May 20, 2012 |
WASHINGTON - More than 2,000 people have been freed from prison since 1989 after they were found to have been wrongly convicted of serious crimes, according to a new National Registry of Exonerations compiled by University of Michigan Law School and Northwestern University. Its sponsors say it is by far the largest database of such cases, and they hope it will help reveal why the criminal justice system sometimes misfires, prosecuting and convicting the innocent. "The more we learn about false convictions, the better we'll be at preventing them," said Samuel Gross, a University of Michigan law professor.
May 8, 2012 |
DALLAS - On the way to witness his first execution in the town known as the "Execution Capital of the World," the Dallas County district attorney stopped at the prison cemetery to find his great-grandfather's grave. Captain Joe Byrd Cemetery in Huntsville is the final resting place of inmates whose families could not afford burial anywhere else. Tall pines guard the grassy expanse nicknamed "Peckerwood Hill," where many gravestones bear prison identification numbers, not names.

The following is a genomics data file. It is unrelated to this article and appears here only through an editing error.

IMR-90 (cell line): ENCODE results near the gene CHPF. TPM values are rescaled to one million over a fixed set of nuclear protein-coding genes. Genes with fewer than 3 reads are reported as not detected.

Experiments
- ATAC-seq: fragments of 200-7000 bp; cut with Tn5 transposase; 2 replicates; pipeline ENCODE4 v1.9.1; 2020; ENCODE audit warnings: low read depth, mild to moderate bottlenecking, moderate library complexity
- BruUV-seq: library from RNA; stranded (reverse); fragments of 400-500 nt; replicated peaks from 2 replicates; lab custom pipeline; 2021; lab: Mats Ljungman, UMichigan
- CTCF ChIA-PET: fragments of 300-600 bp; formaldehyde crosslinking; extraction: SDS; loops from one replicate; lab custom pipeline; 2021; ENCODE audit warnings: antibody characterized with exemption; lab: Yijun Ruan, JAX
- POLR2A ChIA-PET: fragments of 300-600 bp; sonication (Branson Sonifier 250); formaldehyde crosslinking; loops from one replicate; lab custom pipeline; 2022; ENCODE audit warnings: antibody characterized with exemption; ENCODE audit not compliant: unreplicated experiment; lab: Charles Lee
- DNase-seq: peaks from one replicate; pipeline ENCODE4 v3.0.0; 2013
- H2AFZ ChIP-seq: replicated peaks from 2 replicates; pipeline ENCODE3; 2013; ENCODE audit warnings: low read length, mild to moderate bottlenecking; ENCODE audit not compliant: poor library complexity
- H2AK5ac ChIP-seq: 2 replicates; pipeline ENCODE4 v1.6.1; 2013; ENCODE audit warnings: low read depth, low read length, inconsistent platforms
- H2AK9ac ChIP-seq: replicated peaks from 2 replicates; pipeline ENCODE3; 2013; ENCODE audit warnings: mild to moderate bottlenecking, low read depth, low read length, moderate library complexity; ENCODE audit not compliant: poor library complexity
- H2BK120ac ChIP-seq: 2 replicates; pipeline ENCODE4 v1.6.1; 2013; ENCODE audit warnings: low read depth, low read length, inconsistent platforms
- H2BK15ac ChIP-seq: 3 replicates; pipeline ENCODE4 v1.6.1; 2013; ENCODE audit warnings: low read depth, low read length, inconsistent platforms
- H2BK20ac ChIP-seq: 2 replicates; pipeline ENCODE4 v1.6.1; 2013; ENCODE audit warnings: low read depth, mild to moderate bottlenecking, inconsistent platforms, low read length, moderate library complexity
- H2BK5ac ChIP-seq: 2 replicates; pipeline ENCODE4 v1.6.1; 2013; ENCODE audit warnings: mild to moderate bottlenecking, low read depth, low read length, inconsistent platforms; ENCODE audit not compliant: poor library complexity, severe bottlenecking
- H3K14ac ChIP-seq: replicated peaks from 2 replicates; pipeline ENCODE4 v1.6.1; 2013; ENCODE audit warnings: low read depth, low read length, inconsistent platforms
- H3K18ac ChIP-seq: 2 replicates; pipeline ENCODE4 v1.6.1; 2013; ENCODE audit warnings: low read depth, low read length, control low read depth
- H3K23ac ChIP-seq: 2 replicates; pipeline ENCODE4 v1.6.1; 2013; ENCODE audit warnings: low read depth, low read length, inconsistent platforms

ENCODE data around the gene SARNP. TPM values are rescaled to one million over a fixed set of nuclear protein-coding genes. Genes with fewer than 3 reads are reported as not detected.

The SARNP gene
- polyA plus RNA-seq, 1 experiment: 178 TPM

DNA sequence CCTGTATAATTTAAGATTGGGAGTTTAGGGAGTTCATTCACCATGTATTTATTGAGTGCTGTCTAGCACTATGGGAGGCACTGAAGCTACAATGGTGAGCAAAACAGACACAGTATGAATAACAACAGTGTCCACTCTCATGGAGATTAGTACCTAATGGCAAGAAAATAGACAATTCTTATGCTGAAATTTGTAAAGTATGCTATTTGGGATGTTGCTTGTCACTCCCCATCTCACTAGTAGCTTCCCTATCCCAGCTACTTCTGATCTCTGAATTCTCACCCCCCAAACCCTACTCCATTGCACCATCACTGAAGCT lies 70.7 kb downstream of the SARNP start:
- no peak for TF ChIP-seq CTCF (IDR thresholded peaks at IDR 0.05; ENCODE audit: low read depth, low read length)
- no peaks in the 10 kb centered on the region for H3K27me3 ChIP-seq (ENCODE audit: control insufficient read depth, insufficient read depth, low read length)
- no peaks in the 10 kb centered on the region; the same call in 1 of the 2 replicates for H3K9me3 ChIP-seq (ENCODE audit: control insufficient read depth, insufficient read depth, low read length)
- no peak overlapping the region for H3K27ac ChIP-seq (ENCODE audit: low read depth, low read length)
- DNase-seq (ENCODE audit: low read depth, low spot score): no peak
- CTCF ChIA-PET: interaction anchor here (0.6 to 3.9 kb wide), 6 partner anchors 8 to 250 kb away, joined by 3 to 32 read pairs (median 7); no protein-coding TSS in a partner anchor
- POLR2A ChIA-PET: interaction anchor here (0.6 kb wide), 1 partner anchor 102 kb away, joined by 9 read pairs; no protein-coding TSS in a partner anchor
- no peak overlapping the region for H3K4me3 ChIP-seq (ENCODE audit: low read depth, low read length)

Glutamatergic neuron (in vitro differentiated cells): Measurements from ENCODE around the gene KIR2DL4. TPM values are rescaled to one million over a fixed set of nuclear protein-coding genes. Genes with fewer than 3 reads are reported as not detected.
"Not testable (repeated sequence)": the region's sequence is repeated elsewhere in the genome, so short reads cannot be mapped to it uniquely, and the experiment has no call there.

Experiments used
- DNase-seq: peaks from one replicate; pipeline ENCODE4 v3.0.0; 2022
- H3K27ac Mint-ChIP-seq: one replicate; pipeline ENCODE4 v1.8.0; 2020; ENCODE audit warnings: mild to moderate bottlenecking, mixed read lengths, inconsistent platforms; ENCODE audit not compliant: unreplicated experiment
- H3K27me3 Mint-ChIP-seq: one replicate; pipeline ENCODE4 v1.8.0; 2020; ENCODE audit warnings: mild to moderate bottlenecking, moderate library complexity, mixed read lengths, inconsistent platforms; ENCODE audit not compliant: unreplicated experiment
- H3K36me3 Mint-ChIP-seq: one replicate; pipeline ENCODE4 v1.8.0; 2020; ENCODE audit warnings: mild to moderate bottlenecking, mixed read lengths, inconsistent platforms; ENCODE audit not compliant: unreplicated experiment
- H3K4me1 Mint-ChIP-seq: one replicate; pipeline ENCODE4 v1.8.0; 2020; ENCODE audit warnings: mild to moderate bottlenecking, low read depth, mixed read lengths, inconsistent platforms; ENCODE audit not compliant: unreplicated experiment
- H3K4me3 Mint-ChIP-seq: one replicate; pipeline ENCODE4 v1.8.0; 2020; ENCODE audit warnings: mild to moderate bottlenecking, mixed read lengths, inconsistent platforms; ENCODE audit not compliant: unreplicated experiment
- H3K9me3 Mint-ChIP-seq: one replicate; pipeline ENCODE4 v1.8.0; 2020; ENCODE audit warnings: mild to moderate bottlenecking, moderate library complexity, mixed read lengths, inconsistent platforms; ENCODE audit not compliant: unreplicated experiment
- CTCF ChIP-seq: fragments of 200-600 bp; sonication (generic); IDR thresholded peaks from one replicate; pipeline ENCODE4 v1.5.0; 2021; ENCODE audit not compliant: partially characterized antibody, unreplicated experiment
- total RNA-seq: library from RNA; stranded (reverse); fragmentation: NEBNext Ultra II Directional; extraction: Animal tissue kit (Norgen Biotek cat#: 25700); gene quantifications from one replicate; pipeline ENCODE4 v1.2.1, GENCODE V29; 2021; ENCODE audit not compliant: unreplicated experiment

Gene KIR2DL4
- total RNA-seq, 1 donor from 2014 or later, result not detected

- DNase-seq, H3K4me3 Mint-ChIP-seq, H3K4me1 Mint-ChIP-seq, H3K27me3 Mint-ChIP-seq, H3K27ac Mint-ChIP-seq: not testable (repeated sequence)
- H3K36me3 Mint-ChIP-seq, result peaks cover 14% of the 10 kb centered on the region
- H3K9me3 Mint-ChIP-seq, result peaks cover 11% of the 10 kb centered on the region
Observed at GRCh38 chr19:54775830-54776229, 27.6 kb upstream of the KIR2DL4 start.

April 6, 2012 |
Three men convicted of purse snatching -- one of whom was sentenced to 99 years in prison -- were exonerated Friday in Dallas. They are the latest examples of men who have been wrongly convicted of crimes in Texas. Darryl Washington, Marcus Lashun Smith and Shakara Robertson were arrested in November 1994 and charged with aggravated robbery. The victim could not identify them, but witnesses who gave chase claimed the trio was responsible. As a result, a jury convicted Washington, who received the 99-year sentence, while Smith and Robertson accepted plea deals and were sentenced to probation.
CALIFORNIA | LOCAL
March 4, 2012 |